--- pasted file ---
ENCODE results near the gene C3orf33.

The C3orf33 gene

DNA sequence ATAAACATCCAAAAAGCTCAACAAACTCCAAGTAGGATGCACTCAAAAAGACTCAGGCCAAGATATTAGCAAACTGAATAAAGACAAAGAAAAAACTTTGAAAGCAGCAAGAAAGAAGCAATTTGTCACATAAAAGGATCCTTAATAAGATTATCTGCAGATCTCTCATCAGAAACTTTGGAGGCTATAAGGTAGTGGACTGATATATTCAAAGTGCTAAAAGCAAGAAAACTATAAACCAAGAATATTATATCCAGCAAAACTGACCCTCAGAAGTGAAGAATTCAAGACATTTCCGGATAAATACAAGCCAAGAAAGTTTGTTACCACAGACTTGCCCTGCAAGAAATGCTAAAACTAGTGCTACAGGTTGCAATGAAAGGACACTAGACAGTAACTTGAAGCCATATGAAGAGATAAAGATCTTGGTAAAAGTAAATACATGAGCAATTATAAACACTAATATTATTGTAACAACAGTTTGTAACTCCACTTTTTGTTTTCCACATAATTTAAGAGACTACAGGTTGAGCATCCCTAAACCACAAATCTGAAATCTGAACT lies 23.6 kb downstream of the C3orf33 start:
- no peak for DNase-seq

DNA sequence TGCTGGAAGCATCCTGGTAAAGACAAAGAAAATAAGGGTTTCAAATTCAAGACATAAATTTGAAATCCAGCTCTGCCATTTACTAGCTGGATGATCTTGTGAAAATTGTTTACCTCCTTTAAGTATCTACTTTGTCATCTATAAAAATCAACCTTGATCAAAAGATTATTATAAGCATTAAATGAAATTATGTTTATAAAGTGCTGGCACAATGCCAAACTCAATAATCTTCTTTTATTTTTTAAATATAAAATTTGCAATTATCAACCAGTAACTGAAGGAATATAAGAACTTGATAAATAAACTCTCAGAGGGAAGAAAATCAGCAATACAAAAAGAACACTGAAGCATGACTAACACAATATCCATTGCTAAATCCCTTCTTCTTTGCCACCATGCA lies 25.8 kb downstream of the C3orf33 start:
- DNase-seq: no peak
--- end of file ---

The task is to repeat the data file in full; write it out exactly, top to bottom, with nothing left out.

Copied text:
ENCODE results near the gene C3orf33.

The C3orf33 gene

DNA sequence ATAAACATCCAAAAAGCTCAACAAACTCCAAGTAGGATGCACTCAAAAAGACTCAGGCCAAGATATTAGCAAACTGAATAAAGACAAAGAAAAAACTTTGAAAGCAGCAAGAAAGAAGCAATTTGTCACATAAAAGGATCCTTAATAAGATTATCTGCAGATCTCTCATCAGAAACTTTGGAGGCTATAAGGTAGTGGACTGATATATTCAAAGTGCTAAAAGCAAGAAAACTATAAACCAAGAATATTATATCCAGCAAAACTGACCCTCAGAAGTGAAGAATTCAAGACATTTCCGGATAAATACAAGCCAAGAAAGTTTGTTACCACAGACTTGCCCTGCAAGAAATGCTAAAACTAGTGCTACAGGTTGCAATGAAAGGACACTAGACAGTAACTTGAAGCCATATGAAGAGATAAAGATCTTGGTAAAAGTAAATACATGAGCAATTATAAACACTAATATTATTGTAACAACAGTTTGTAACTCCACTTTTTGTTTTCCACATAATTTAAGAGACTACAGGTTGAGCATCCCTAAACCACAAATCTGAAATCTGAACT lies 23.6 kb downstream of the C3orf33 start:
- no peak for DNase-seq

DNA sequence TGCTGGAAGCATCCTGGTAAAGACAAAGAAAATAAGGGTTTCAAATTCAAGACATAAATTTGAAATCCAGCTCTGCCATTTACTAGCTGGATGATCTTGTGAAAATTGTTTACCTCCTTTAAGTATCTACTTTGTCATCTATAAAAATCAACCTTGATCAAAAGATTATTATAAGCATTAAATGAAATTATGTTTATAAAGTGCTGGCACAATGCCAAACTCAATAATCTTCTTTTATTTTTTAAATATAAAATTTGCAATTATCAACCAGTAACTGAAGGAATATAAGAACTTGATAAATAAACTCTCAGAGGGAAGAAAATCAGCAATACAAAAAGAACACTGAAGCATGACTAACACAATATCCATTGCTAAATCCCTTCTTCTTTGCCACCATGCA lies 25.8 kb downstream of the C3orf33 start:
- DNase-seq: no peak